NHS England has decided that the full amount of the Chancellor of the Exchequer’s Autumn Statement boost to NHS funding for 2015-2016 will go directly to the Clinical Commissioning Groups. The total sum for this part of the extra money for the NHS is now put at £1.1 billion.
About half this money will go to just a quarter of England’s CCGs. Wiltshire CCG will get an extra £13,916,000. That equates to a 2.75 per cent rise on top of the sum the CCG was already expected to receive for the next financial year.
This makes a total rise in Wiltshire CCG’s funding for 2015-2016 over the current year of 4.45 per cent. So we are back to the sort of year on year increases given by the last Labour government.
This comes after four years of minimal increases of about 0.1 per cent – just enough to keep in line with the government’s pledge to give the NHS annual ‘real term’ increases. One senior NHS manager Marlborough News Online spoke to (not at the CCG) said she would have described next year’s increased funding as ‘better late than never’, but now the NHS was in some degree of crisis it was simply ‘too late’.
Wilthsire CCG has done well. Before the announcement, Wiltshire CCG was looking at a £20million gap in its funding for 2015-2016. The CCG’s Simon Truelove told Marlborough News Online he was “a very happy finance director” when he heard about the level of extra funding: “We very much welcome the allocation we have received. It has made it much more achievable to bridge the gap. There’s still a £11-12million gap – and that’s a huge challenge.”
It is not thought very surprising that the government should channel this money to the commissioning organisations that they set up as part of the major Lansley reorganisation. But the timing is somewhat unfortunate when the NHS crisis has been focused on hospitals.
This extra money for the CCGs is not quite all it seems: it rolls up some other one off payments NHS England makes including money to meet new statutory targets in mental health and the ‘resilience money’ – otherwise known as the ‘winter pressures money’. Simon Truelove says this is better than handing money out just before winter begins: “We can now plan for next winter and get the staff in and so on.”
Many hospitals received no money at all out of last year’s £700million winter pressure payments. And it is hospitals too that are going to be targeted for savings – i.e. less income – under the government’s Better Care Fund.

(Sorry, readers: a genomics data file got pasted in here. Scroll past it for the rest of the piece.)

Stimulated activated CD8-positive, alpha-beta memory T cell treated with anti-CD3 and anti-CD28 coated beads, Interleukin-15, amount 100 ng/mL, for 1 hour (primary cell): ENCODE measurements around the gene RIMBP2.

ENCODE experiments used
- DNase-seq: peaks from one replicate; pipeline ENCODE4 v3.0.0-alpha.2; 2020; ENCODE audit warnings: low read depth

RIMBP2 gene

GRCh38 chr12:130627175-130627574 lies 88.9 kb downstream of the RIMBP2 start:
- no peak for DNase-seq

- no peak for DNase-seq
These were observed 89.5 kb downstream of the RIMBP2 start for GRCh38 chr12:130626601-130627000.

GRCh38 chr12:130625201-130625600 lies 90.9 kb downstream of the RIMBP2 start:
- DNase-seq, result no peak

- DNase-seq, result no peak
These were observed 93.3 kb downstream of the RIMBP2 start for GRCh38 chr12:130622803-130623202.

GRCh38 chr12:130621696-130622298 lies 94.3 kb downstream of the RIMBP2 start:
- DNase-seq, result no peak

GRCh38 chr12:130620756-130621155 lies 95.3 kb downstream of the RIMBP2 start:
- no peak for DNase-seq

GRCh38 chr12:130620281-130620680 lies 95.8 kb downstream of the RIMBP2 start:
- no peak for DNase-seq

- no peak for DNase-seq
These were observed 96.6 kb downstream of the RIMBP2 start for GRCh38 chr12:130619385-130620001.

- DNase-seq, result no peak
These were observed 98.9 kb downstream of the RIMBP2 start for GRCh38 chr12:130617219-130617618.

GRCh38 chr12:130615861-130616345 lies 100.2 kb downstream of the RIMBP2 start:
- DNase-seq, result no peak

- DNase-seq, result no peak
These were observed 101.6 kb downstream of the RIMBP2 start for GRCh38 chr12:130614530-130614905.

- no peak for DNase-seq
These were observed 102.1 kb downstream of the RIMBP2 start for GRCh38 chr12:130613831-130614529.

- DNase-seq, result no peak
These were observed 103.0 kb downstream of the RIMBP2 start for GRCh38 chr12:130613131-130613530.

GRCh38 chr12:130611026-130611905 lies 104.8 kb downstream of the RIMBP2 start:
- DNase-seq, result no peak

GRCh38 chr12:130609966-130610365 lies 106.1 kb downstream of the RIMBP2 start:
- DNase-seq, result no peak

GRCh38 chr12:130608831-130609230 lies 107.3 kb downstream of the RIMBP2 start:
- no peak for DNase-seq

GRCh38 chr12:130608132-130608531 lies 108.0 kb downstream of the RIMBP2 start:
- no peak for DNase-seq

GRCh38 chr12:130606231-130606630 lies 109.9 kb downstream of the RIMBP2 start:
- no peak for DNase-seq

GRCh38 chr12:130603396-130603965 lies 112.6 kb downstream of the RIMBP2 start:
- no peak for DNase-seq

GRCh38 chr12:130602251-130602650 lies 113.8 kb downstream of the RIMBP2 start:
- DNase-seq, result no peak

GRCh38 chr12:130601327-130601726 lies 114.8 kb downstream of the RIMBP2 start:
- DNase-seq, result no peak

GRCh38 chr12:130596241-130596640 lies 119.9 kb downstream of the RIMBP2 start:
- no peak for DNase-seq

Money spent trying to keep people out of hospitals takes time to show results and the ageing population may catch up and overtake such measures. It is important to remember that the Better Care Fund is solely concerned with the ‘frail elderly’ and not with the young people who cannot get doctors appointments when they need them and so go in increasing numbers to A&E instead.
At the time of the Autumn Statement, Marlborough News Online asked: “What will George Osborne’s £2billion NHS boost mean for Wiltshire – will it fill next year’s budget gaps?”
To put the increase in Wiltshire CCG’s funding into context, the extra £13.9million will certainly pay for the £9,183,000 the CCG will be paying Wiltshire Council to protect social care work that has been hit by central government’s funding cuts.
As the Better Care Fund will be largely funded by the CCG and will concentrate on social and community care, it might be argued that the government has simply found a neat backdoor way to make up for its swingeing cuts to local authorities.
Simon Truelove remains very positive: “For us it’s a really, really good outcome.” But the impact of the cuts on local councils worries him: “I am still concerned about the funding position of local authorities – given they are facing further cuts and they are instrumental in the health and social care system.”
One of the many causes of the current A&E crisis is ‘delayed transfer of care’ – which some newspapers still insist on calling ‘bedblocking’ as if the patients were purposefully not leaving their hospital beds at the end of their treatment. (Other candidate causes include the troubled NHS 111 service, GP’s, out of hours services and simply the ageing population.)
Simon Truelove’s concern is that without properly supported social services, good patient flows in and out of hospital – especially as regards the elderly – cannot be maintained. And then the crisis may continue.
A state of ‘permanent crisis’ to add to the NHS’ state of ‘permanent reorganisation’ or ‘permanent political interference’, will not help patients or staff.
For the record Swindon CCG is receiving an extra £7,642,000 for 2015-2016 – that’s a total increase of 6.4 per cent on the current year’s funding and three per cent more than it was expecting.
The Swindon South constituency is a Conservative held marginal and Swindon North is sometimes described as a Conservative held semi-marginal constituency.
Many CCGs and constituencies overlap. But the Health Service Journal has published research that shows that the constituencies covered by the CCGs that have gained most – that is between 3 and 4 per cent rises on top of their expected funding – nearly 85 per cent are held by the coalition parties.